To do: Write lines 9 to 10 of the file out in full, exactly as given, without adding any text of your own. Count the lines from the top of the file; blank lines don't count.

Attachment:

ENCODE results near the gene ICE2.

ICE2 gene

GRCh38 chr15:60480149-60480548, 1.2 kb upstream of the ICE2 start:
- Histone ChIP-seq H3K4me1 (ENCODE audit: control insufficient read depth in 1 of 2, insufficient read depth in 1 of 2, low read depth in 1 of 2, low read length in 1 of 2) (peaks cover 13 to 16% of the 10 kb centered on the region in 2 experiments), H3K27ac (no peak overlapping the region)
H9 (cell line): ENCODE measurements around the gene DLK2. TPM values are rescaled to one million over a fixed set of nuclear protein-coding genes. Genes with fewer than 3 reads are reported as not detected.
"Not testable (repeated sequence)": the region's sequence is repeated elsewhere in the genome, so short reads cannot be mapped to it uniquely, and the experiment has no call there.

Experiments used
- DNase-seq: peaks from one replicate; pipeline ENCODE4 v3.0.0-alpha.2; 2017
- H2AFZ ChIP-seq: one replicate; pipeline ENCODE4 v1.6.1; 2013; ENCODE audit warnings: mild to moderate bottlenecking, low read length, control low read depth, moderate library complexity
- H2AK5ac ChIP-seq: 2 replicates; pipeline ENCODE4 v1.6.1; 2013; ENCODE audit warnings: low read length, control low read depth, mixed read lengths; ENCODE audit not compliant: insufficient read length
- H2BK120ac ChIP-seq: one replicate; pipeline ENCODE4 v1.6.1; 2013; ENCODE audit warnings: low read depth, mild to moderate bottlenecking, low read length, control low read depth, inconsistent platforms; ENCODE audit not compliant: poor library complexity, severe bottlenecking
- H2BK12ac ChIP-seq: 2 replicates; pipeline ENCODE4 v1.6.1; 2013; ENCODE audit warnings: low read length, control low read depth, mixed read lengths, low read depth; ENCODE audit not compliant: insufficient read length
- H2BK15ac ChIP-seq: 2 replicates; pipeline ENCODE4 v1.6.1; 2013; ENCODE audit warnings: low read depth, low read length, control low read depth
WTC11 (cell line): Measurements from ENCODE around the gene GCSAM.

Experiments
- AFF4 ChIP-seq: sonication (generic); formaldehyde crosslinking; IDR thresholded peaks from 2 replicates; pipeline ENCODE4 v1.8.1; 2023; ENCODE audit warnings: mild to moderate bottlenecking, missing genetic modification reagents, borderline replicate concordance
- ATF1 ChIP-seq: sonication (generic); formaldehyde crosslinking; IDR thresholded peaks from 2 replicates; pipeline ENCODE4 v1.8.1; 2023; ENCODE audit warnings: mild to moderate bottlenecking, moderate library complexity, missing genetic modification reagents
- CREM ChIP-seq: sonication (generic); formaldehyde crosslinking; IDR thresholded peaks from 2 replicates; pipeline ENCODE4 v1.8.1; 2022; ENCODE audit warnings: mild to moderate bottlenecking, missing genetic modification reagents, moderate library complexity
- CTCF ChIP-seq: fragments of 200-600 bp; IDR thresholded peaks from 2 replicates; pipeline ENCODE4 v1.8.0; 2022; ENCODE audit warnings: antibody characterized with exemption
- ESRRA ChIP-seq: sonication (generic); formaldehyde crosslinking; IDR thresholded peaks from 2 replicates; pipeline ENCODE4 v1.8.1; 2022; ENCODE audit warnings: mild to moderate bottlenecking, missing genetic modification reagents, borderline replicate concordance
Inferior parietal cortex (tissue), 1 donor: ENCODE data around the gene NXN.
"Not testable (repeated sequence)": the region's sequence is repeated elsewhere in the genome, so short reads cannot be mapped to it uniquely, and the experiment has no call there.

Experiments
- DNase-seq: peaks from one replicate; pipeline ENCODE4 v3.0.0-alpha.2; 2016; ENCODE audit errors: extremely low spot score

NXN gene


- H2AFZ ChIP-seq: one replicate; pipeline ENCODE4 v1.6.1; 2013; ENCODE audit warnings: mild to moderate bottlenecking, low read length, control low read depth, moderate library complexity
- H2AK5ac ChIP-seq: 2 replicates; pipeline ENCODE4 v1.6.1; 2013; ENCODE audit warnings: low read length, control low read depth, mixed read lengths; ENCODE audit not compliant: insufficient read length